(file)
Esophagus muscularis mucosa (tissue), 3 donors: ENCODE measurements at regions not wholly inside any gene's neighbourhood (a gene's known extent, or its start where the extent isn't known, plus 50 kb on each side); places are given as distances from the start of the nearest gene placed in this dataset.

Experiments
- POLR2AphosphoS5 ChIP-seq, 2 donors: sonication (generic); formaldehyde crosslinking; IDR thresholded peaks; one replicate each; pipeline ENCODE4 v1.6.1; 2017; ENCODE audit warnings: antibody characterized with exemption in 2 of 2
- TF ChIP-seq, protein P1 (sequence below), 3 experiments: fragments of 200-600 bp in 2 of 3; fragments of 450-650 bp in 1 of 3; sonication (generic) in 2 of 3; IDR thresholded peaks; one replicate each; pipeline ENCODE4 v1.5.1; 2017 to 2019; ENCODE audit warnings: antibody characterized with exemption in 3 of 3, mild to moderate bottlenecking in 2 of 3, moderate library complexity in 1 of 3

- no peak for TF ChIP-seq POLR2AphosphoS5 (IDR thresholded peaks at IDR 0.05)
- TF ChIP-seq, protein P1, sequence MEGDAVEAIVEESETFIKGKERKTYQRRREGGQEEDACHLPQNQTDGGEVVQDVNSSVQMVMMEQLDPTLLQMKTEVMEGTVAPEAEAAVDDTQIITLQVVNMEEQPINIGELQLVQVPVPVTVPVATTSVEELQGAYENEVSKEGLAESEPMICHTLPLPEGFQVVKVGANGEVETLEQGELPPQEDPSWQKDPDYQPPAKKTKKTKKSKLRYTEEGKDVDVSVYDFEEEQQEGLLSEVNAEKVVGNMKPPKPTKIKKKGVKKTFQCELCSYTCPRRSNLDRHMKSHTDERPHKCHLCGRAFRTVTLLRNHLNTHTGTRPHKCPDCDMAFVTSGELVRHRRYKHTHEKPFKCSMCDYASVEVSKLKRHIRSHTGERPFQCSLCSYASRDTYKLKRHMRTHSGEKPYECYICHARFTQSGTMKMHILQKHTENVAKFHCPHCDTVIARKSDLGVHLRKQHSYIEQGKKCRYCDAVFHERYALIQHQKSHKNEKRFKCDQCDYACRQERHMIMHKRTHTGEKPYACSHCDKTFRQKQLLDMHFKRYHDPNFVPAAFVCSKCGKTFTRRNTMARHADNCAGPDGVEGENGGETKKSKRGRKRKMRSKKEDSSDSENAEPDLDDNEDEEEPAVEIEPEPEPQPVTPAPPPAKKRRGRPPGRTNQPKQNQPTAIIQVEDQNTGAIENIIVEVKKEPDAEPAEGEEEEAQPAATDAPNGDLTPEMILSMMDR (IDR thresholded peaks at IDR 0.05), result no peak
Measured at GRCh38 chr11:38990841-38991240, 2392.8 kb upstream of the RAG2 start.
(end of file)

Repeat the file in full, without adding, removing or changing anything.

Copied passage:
Esophagus muscularis mucosa (tissue), 3 donors: ENCODE measurements at regions not wholly inside any gene's neighbourhood (a gene's known extent, or its start where the extent isn't known, plus 50 kb on each side); places are given as distances from the start of the nearest gene placed in this dataset.

Experiments
- POLR2AphosphoS5 ChIP-seq, 2 donors: sonication (generic); formaldehyde crosslinking; IDR thresholded peaks; one replicate each; pipeline ENCODE4 v1.6.1; 2017; ENCODE audit warnings: antibody characterized with exemption in 2 of 2
- TF ChIP-seq, protein P1 (sequence below), 3 experiments: fragments of 200-600 bp in 2 of 3; fragments of 450-650 bp in 1 of 3; sonication (generic) in 2 of 3; IDR thresholded peaks; one replicate each; pipeline ENCODE4 v1.5.1; 2017 to 2019; ENCODE audit warnings: antibody characterized with exemption in 3 of 3, mild to moderate bottlenecking in 2 of 3, moderate library complexity in 1 of 3

- no peak for TF ChIP-seq POLR2AphosphoS5 (IDR thresholded peaks at IDR 0.05)
- TF ChIP-seq, protein P1, sequence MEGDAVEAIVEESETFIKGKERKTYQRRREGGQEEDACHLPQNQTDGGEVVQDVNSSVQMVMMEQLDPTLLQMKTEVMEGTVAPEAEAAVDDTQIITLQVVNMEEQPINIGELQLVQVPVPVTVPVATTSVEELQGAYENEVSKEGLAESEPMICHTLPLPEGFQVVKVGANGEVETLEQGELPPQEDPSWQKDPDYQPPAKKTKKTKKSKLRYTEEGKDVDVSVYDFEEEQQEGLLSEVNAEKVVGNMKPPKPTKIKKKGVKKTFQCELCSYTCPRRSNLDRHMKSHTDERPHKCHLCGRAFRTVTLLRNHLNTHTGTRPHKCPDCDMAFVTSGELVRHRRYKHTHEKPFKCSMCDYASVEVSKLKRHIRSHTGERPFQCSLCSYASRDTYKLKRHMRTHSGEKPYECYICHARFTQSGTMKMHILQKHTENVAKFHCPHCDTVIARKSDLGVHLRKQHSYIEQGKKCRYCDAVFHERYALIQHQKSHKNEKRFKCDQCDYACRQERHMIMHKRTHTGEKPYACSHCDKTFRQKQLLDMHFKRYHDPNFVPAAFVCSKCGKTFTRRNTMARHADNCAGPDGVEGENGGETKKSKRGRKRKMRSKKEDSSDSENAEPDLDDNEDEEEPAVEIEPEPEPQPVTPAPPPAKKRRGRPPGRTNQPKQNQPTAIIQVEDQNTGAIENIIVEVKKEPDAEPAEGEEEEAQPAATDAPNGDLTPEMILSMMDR (IDR thresholded peaks at IDR 0.05), result no peak
Measured at GRCh38 chr11:38990841-38991240, 2392.8 kb upstream of the RAG2 start.